The cost to raise a heifer jumped nearly 60% from 1998 to 2007, according to a survey of 49 Wisconsin dairy farms and custom heifer raisers spread across 21 counties.
According to the survey, heifer raising costs climbed to $2,149/head compared to $1,361 in 1998. Of that $788 increase, $400 came in higher calf value and $148 in higher labor. The remainder came in higher feed and other costs.
"Given the huge increase in feed prices this year, these numbers become obsolete quickly,” says Pat Hoffman, a University of Wisconsin heifer specialist. Hoffman led a team of about 20 Wisconsin County Extension agents in collecting the data.
"Inflation has a different effect on heifer-raising operations compared to raising crops or producing milk,” Hoffman says.
In cropping operations, genetic and varietal improvements each year along with biotechnology gains can offset some rising costs. In milk production, there are increasing milk yields through genetics. "But genetics don't have any tangible effects on heifer growth rates, so there are no genetic offsets to inflation,” Hoffman says.
Heifer growers—be they dairy producers or custom operators—are facing ever-increasing costs and a limited number of options to offset them. Hoffman predicts many heifer-grower contracts will include inflation indexes, adjusted quarterly or semiannually depending on prices.
To make comparisons equal, the Wisconsin group assigned prices so they were the same for all operations. Legume haylage was valued at $100/ton; corn silage, $85/ton; corn grain, $116/ton and soybean meal, $200/ton—all 100% dry matter.
Calf raising costs have doubled in the past 10 years. The summary shows the average cost to raise a calf from birth to weaning is now $365. The average daily cost is about $5.50. Labor and management are the biggest component, making up 47% of this cost. Feed, even with higher milk replacer costs, is about 34%.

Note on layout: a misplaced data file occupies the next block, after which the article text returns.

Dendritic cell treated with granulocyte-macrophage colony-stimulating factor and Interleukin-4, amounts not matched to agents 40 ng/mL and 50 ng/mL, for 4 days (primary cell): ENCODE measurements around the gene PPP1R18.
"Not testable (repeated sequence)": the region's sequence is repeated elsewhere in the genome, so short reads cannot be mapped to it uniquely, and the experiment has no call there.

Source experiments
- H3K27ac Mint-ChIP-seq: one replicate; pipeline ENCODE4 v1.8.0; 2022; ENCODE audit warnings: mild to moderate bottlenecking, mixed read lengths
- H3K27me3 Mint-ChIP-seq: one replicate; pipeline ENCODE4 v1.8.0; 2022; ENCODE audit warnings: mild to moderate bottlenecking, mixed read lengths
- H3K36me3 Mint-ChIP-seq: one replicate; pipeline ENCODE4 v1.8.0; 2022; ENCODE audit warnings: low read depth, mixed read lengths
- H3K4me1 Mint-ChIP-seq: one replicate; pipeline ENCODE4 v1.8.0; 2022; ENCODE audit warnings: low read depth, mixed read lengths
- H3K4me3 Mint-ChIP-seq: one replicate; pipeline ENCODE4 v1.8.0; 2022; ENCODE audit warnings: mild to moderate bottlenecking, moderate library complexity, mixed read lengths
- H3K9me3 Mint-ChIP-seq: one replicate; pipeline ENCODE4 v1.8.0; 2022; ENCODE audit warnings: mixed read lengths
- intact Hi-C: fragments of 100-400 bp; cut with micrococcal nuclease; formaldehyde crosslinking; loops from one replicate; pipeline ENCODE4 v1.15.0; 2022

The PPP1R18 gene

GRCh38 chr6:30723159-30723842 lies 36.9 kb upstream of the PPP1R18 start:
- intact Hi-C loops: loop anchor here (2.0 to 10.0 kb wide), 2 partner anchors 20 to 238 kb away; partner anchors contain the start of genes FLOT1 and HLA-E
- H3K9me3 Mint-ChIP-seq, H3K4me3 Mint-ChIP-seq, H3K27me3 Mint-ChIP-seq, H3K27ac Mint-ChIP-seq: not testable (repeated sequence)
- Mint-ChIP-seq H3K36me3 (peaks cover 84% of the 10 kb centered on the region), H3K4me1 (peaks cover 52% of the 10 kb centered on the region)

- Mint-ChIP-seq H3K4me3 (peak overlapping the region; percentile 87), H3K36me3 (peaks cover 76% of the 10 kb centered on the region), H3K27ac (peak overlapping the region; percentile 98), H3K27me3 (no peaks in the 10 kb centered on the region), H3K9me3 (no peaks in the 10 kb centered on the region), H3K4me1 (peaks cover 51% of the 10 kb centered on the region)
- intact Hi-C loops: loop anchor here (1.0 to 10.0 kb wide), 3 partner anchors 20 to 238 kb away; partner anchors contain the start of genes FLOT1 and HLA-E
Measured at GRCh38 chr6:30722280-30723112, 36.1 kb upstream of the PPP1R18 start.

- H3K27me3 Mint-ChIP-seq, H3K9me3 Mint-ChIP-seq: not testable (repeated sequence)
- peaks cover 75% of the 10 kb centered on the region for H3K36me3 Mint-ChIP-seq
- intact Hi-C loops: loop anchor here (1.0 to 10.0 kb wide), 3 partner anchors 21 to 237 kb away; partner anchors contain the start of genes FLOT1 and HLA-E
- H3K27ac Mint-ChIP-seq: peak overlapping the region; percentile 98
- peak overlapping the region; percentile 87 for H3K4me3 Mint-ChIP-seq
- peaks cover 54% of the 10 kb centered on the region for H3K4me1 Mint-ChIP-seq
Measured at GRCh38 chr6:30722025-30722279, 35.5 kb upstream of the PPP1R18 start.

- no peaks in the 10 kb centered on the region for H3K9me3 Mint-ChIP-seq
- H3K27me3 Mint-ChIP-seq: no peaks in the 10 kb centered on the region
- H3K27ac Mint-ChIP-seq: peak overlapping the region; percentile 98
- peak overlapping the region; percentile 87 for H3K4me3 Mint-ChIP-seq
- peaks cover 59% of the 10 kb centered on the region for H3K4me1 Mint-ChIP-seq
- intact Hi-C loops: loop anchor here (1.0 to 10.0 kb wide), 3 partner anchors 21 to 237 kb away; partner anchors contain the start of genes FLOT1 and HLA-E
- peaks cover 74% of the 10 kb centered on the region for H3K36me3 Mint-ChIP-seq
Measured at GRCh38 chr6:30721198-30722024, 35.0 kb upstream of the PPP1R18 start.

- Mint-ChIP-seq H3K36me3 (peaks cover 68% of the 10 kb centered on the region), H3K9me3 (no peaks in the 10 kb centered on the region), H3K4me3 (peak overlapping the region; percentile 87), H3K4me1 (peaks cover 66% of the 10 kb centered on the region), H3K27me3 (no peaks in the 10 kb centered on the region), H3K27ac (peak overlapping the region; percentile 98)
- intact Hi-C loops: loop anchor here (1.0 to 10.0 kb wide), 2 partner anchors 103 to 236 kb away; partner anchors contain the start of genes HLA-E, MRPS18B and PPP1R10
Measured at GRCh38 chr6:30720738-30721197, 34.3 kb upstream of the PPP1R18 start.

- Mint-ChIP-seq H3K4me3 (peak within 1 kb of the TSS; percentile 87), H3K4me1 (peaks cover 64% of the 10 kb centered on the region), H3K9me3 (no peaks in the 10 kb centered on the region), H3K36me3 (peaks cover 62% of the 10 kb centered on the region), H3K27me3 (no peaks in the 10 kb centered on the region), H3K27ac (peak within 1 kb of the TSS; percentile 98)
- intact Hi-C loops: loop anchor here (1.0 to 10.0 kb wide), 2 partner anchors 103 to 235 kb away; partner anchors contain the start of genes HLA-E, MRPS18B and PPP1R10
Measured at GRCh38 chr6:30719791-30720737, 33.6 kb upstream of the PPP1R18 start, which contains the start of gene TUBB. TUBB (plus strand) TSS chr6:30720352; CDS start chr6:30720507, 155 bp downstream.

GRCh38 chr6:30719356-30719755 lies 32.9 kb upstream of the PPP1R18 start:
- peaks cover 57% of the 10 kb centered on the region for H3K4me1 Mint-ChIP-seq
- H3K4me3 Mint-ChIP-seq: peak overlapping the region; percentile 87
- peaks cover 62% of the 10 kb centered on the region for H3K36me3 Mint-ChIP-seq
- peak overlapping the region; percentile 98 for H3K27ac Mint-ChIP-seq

The cost to raise a heifer from weaning to freshening now averages $1,322. Here, feed makes up 52% of the cost while labor accounts for 18%.
The Wisconsin analysis also shows huge spreads between the highest and lowest cost producers and between dairy producers who are raising their own replacements and custom heifer growers.
The lowest cost producer was spending $576/calf while the highest cost producer was shelling out $1,185/calf. The lowest cost producer was spending $850/heifer and the highest cost was $1,900.
Dairy producers in tie-stall barns were spending about $380 to raise a calf to weaning compared to $315 for free-stall operators and $179 for custom calf growers.
Dairy producers in tie stalls were spending another $1,416 to get that calf to freshening while freestall operators were spending $1,361 and custom heifer growers were spending $1,113.
Custom growers in the survey had lower calf and heifer-raising costs for a number of reasons, Hoffman says:
- They used lower-priced, pasteurized waste milk.
- They were more labor-efficient.
- They used unique, but lower-priced, feed ingredients.
- They focused exclusively on heifer rearing, knowing their profitability is contingent on delivering healthy, reproductively fit animals by 22 to 24 months of age.
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